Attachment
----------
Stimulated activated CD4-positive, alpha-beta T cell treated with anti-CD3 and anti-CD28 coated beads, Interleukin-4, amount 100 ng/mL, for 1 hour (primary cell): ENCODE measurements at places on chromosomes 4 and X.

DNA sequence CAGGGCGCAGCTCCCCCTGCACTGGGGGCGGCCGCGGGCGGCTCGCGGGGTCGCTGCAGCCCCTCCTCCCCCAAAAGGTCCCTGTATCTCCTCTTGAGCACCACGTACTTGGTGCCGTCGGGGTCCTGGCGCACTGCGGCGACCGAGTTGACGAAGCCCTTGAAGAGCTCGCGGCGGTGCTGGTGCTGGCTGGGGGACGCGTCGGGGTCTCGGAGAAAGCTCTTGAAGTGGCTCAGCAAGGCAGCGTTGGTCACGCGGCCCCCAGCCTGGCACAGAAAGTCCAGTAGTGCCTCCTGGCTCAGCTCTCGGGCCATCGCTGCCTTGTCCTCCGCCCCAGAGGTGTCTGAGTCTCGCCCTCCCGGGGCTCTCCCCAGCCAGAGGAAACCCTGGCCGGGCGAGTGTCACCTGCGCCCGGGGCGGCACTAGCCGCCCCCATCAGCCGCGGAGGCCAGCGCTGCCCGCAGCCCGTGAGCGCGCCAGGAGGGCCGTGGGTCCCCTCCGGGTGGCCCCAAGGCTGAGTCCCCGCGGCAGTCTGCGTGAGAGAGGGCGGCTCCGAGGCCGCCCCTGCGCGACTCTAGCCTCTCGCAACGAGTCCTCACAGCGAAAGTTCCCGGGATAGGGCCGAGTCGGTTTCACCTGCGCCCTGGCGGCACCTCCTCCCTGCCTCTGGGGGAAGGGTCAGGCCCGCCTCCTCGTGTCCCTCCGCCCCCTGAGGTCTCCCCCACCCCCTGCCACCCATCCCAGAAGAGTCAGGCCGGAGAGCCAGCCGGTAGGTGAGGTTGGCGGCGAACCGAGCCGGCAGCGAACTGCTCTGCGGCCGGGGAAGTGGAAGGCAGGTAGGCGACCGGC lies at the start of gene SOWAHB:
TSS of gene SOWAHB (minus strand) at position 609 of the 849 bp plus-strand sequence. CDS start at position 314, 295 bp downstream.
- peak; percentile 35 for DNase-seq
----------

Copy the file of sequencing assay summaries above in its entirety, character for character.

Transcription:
Stimulated activated CD4-positive, alpha-beta T cell treated with anti-CD3 and anti-CD28 coated beads, Interleukin-4, amount 100 ng/mL, for 1 hour (primary cell): ENCODE measurements at places on chromosomes 4 and X.

DNA sequence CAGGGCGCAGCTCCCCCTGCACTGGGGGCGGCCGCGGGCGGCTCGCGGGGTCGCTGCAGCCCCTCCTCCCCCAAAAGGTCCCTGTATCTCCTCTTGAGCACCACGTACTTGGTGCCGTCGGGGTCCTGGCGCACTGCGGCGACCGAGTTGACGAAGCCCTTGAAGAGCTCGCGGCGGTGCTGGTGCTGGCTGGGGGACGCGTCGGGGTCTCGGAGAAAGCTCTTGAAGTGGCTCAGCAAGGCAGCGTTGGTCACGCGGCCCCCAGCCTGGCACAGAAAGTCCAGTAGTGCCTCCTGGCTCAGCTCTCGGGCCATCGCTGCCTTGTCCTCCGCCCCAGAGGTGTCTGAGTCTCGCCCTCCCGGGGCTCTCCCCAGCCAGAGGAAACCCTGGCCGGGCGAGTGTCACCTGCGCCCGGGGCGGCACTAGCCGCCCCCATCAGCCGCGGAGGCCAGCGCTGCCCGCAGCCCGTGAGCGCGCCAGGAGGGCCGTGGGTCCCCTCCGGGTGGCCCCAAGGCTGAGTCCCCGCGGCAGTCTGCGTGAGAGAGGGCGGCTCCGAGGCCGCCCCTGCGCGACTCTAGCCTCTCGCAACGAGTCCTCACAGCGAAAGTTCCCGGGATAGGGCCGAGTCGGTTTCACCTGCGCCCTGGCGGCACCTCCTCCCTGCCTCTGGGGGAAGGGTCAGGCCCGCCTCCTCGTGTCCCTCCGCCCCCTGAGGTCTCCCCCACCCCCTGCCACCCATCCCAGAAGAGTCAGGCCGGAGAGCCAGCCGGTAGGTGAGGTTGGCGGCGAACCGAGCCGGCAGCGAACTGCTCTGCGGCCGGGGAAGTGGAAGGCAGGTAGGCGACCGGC lies at the start of gene SOWAHB:
TSS of gene SOWAHB (minus strand) at position 609 of the 849 bp plus-strand sequence. CDS start at position 314, 295 bp downstream.
- peak; percentile 35 for DNase-seq